Totally Fucked Up ★★★½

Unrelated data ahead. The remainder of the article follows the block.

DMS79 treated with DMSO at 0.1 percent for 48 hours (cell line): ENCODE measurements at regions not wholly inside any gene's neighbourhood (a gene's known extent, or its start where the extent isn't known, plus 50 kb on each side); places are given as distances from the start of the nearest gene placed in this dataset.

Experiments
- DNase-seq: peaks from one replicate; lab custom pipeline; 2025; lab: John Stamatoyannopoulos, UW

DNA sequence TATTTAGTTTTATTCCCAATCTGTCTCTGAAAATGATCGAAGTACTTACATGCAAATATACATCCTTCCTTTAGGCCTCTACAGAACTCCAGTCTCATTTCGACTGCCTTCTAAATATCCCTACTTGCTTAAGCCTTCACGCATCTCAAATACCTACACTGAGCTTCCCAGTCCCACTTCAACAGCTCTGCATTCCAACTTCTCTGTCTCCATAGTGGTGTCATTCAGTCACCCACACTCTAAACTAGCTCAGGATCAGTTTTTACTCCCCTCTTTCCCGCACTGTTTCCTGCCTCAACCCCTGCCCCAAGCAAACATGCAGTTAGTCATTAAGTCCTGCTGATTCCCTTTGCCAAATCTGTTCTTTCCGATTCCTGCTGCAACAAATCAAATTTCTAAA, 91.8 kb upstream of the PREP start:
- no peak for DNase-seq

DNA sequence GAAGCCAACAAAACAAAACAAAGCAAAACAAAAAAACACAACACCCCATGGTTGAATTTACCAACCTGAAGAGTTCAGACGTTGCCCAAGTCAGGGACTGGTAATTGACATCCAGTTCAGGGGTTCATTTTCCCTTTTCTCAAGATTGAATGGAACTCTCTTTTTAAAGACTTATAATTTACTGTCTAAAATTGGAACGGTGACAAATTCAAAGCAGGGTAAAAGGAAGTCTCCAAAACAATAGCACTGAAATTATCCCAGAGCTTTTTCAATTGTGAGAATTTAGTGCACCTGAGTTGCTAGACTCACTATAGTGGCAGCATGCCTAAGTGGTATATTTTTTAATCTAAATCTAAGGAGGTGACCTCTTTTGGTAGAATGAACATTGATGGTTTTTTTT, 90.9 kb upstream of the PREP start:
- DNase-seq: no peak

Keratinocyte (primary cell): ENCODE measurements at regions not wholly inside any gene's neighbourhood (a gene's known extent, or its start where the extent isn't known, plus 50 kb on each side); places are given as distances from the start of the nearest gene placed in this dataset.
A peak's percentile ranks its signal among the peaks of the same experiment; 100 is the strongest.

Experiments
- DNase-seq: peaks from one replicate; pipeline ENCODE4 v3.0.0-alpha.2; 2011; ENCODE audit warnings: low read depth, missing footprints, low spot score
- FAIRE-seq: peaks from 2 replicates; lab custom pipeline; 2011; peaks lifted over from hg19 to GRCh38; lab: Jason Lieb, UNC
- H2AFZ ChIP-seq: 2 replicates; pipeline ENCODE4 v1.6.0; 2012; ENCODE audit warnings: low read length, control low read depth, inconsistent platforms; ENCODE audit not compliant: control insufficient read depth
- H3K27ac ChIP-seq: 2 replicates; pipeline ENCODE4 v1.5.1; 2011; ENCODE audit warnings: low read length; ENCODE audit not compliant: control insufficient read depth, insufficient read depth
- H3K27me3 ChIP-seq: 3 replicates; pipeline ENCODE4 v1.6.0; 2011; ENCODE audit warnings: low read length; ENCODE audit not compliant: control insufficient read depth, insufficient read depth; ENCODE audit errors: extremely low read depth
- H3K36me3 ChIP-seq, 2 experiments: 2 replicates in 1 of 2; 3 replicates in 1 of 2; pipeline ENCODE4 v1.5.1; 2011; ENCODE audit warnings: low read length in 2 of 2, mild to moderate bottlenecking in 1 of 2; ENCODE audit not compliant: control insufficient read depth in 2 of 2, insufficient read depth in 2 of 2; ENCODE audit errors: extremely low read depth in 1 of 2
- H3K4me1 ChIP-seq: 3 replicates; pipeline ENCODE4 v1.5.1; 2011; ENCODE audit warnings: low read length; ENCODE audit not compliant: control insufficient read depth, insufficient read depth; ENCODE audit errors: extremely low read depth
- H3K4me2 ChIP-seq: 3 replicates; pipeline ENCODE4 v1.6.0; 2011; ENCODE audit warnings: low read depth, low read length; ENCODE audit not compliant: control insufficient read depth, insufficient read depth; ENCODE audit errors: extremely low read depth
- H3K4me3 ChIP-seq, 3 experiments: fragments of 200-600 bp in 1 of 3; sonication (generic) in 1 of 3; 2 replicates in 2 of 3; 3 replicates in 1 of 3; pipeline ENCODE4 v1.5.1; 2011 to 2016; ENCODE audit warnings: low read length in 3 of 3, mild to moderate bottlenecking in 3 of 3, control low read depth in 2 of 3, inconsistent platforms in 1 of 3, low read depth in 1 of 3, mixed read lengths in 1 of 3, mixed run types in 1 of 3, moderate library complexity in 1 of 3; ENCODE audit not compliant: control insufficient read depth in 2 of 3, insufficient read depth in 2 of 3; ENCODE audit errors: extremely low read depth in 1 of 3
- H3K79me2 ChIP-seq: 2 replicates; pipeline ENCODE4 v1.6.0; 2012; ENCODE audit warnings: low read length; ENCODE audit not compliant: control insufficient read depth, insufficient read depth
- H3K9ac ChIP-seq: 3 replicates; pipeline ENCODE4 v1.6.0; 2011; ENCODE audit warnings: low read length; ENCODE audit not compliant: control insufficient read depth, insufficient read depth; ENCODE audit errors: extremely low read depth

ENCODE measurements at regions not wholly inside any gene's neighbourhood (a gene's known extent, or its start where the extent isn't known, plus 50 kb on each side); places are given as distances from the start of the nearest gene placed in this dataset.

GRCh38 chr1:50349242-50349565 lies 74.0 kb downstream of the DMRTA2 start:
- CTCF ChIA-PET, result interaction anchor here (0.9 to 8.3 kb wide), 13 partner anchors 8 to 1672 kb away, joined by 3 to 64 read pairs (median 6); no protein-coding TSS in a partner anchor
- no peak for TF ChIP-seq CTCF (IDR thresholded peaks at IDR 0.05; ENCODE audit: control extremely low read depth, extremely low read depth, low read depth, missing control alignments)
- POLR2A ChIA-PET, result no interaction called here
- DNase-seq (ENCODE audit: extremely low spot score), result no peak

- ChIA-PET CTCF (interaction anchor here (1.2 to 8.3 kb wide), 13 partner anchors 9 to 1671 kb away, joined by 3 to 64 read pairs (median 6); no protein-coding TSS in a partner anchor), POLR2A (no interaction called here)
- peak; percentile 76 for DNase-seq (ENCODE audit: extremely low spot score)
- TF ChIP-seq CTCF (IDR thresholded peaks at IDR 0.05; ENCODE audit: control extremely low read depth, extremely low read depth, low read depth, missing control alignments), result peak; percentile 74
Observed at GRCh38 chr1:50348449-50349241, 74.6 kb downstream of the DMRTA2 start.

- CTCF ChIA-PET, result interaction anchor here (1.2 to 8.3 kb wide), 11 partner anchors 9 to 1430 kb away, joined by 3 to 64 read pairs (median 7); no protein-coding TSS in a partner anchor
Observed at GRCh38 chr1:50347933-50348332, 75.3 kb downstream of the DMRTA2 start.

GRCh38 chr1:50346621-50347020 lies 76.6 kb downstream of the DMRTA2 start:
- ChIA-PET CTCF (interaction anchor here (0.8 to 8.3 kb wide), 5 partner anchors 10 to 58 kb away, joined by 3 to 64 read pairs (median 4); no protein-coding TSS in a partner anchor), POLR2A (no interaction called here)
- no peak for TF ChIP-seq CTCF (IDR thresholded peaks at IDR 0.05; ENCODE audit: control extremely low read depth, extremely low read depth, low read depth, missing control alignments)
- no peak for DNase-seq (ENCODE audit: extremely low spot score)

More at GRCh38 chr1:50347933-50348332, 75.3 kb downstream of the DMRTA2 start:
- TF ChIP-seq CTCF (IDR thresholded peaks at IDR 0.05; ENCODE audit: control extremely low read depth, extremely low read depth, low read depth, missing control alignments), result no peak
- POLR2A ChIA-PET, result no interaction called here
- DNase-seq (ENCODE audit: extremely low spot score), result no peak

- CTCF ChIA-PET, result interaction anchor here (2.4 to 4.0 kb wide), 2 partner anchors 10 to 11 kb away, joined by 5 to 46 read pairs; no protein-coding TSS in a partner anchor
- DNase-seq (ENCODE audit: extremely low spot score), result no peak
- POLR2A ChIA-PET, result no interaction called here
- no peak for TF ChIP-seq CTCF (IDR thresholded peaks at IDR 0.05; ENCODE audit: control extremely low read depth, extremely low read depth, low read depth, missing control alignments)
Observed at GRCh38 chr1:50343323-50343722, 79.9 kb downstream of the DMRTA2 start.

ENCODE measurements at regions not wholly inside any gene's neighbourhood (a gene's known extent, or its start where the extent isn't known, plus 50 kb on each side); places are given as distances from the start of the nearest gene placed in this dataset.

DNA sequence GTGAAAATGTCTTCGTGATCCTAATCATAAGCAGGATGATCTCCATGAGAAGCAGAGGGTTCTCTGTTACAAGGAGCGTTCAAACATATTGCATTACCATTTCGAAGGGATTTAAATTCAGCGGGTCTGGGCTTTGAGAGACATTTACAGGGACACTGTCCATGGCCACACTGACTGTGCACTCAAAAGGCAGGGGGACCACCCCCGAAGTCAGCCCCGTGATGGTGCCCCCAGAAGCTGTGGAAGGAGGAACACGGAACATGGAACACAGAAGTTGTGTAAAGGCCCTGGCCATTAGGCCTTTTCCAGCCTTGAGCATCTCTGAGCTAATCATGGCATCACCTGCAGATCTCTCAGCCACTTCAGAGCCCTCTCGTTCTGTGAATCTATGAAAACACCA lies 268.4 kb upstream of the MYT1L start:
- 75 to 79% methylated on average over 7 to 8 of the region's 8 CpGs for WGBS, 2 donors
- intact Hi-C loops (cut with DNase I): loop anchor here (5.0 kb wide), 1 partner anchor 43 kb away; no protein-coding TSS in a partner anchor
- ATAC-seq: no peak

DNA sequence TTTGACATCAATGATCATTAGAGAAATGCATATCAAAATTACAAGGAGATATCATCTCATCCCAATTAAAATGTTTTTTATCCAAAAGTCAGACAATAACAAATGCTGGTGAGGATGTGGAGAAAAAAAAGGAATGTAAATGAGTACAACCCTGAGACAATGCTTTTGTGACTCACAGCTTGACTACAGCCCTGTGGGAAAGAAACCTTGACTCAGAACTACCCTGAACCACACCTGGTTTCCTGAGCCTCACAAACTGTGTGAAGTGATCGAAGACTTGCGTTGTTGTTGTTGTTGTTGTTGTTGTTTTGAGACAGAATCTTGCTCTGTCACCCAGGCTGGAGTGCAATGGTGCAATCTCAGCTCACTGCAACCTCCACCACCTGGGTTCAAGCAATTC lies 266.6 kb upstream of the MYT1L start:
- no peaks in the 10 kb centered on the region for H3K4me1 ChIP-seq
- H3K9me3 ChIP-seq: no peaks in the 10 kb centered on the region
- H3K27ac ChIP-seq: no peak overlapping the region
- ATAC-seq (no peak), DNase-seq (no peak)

Viewed as a series of formal gestures, Totally Fucked Up is clearly impressive: I particularly appreciate the way Araki frames his teenage solipsists as they laze about, filling the entire frame with their beds, making the site of their apathy seem almost inescapable, or the decision to dwarf the characters with neon signage in almost every scene filmed outside, the monstrous, unintelligible fragments of capital pervading every inch of the city. The issue, then, is that I think he hews closer to queer miserabilism than I would like, with that ending in particular leaving a bit of a sour taste. In his best work, Araki turns the tragedy of post-AIDS queer youth into grand, almost joyous surrealism, and yet the film (again, most prominently in its ending) has a bit too much of the flavour of prestige queer melodrama.